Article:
When flicking the cursor at small objects on the desktop, I can easily notice this mouse has less acceleration than the G9x. Avago 9500 mice are definitely not created equal in terms of positive acceleration. Other people I've talked to also noticed the G9x had more acceleration than the Sensei. I honestly notice zero positive acceleration while using this mouse with a 9hd, hard pad, whereas it was easy to notice with a G9x. I've never used a soft mouse pad since probably sometime during the 1980's, so experiences may be different with a soft pad.
One thing that makes people blow the acceleration thing out of proportion with Avago 9500 mice, is that the majority of optical mice I've ever used all feel like they have a little negative acceleration, even at relatively low movement speeds. If I plug in an Abyssus, jitter problems aside, just dragging the cursor around at mild speeds gives you a sense like the cursor is slightly dragging behind your movement, like a boat anchor in the water. Laser mice all seem to have a much more direct response. Going from the vast majority of optical mice on earth to a laser, even *if* the laser had 0 acceleration, is going to feel like acceleration has increased.
I'm well aware of the parsed 1-4% variable acceleration for the Avago 9500 sensor, but I'm honestly struggling to spot it with my specific settings and hard mouse pad. As I mentioned before, it was easy to spot on the G9x, but not here. This may be the most accurate mouse I've ever used for flicking the cursor at targets. I fired up Left4dead to test it. When I used a G9x for the game, I would basically just be aiming at the silhouette of targets. While using the Sensei, aiming only for the head is actually a valid tactic to be pulled off in a similar amount of time. The Xai was less fatiguing though which brings me to the last drawback of the Sensei.
The Xai may have the best weight distribution of any mouse I've ever held in my life. The Sensei claims to be only 8 grams more at 102g, but it really feels much heavier for some reason. All small drawbacks aside, there's absolutely no reason to want a Xai or G9x over a Sensei. You can solve the coating problem by buying the Fnatic version of the mouse, the additional weight can probably be solved by opening the mouse and chunking some non-essential parts like the lighting and related equipment, which I'll be attempting soon.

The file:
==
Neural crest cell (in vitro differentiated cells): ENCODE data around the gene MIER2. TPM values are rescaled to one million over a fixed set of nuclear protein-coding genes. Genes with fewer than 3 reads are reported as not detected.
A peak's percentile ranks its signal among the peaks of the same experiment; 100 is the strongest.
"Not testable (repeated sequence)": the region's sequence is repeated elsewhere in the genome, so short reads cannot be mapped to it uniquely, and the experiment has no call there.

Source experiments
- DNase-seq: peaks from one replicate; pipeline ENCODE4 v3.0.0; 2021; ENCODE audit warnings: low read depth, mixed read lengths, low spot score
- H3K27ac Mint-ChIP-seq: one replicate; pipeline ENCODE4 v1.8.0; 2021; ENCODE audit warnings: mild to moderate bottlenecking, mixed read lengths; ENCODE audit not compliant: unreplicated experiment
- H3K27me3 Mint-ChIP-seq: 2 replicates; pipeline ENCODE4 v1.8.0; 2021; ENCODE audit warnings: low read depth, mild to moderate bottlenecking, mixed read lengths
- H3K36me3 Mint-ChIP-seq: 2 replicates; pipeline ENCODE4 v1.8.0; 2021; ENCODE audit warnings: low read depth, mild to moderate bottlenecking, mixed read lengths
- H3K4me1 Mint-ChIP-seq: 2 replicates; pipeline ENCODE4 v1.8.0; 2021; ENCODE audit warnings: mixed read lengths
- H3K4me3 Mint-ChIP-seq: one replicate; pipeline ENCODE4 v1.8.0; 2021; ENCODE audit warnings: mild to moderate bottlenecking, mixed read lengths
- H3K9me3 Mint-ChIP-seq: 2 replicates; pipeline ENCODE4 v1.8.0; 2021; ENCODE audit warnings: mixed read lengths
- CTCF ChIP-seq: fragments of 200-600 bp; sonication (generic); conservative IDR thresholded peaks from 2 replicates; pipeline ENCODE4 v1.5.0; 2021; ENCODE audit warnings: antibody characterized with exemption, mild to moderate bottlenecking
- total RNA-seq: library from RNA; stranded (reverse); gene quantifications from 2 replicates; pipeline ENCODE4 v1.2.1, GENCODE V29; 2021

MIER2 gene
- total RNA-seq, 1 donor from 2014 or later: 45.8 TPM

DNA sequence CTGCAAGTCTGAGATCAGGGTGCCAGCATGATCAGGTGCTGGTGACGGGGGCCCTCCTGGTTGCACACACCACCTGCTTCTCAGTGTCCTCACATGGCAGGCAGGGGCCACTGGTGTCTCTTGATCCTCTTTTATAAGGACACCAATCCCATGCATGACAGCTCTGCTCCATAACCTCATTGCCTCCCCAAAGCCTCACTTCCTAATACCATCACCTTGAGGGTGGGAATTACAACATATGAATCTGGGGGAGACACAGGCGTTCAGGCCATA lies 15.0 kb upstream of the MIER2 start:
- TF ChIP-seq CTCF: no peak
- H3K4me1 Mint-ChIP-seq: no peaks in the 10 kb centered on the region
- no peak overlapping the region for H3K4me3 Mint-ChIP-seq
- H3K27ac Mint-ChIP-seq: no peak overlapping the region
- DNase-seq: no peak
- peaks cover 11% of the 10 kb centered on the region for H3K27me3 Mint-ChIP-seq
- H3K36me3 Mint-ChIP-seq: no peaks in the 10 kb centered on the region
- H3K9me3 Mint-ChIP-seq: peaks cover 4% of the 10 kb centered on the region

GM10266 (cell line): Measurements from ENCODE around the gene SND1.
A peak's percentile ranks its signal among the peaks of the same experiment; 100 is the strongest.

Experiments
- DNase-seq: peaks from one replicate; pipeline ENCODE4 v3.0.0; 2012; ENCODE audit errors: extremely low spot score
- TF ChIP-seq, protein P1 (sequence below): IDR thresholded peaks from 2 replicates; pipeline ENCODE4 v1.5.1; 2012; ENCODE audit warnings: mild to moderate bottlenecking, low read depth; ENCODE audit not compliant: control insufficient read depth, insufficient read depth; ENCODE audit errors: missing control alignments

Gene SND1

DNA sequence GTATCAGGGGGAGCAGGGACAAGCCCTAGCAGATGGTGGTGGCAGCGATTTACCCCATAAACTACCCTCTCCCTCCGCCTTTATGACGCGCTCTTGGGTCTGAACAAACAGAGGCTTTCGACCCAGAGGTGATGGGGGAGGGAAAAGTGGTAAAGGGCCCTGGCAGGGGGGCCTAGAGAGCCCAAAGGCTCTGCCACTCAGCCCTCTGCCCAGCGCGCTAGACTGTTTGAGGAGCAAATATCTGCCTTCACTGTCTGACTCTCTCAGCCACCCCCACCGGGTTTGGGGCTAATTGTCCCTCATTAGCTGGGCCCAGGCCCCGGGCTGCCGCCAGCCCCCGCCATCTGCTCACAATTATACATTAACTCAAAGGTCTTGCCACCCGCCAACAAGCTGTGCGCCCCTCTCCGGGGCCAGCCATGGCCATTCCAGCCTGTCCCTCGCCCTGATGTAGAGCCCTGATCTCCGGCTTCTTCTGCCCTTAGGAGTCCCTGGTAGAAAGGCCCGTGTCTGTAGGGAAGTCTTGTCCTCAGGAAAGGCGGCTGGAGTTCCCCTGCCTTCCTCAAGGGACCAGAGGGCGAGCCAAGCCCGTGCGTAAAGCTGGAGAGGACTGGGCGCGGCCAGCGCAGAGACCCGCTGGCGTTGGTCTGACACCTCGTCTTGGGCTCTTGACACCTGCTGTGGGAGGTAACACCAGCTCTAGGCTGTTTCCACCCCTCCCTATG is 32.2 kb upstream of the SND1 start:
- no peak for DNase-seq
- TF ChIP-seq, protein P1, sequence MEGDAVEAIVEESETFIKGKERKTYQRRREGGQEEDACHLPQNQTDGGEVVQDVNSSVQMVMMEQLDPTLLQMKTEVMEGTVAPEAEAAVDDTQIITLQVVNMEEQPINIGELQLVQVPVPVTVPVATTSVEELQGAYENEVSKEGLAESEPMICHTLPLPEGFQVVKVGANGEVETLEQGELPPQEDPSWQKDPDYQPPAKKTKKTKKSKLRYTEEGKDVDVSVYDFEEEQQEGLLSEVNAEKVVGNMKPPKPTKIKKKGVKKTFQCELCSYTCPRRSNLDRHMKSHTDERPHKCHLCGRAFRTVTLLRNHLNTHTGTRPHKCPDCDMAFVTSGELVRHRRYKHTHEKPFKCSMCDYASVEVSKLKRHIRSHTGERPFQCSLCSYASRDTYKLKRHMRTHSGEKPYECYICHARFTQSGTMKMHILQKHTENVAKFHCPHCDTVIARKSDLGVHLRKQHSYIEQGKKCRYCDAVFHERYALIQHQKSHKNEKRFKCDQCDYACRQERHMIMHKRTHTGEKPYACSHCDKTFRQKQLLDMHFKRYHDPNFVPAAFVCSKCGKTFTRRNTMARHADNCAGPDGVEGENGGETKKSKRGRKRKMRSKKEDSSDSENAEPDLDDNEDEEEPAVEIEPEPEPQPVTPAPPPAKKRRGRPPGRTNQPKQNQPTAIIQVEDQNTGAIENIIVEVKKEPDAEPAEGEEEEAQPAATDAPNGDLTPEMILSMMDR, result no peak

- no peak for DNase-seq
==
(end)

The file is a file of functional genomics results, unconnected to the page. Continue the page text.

For an Avago 9500 mouse, this thing really tracks so well that I'd be more worried about the RAW version introducing negatives than hoping for it to improve anything. For my last thoughts on the mouse, I attempted to use it at over 9000 DPI just for the hell of it. About the absolute highest DPI I can use on a 1080p screen and still be somewhat accurate appears to be around 6000ish DPI. I'm not entirely sure who could utilize DPI that high, maybe using a 2560x1600 screen might work.
The only other thing I have to mention is the buttons. Middle mouse is decent and not too hard to press like on some Logitechs. The right and left click buttons have different pressure sensitivity. Left click is harder to press and has a higher pitch sound, right click is easier to press and has a lower pitch sound. Both buttons are a little easier to press than the Xai, but I would prefer if both buttons had the lower pressure sensitivity like the right clicker.
Motherboard: Asus Sabertooth 55i 2003 bios
CPU: i5-760 @ 160x21
Ram: 4g Gskill Eco 1600mhz 7-8-7-24 @ motherboard default timings
PSU: Corsair 750W PSU
HD: OCZ Agility 60g SSD 1.6 firmware, intel RST AHCI driver
Sound: Creative Audigy 2 ZS
GPU: MSI 570gtx stock clocks, 296.10 drivers, "Display - No Scaling"
OS: Windows 7 x64 Ultimate
One LCD attached, Samsung P2770H, DVI mode, 1080p
Desktop DPC Latency = 30
Nvidia Control Panel Settings
Edited by r0ach - 3/16/12 at 9:32pm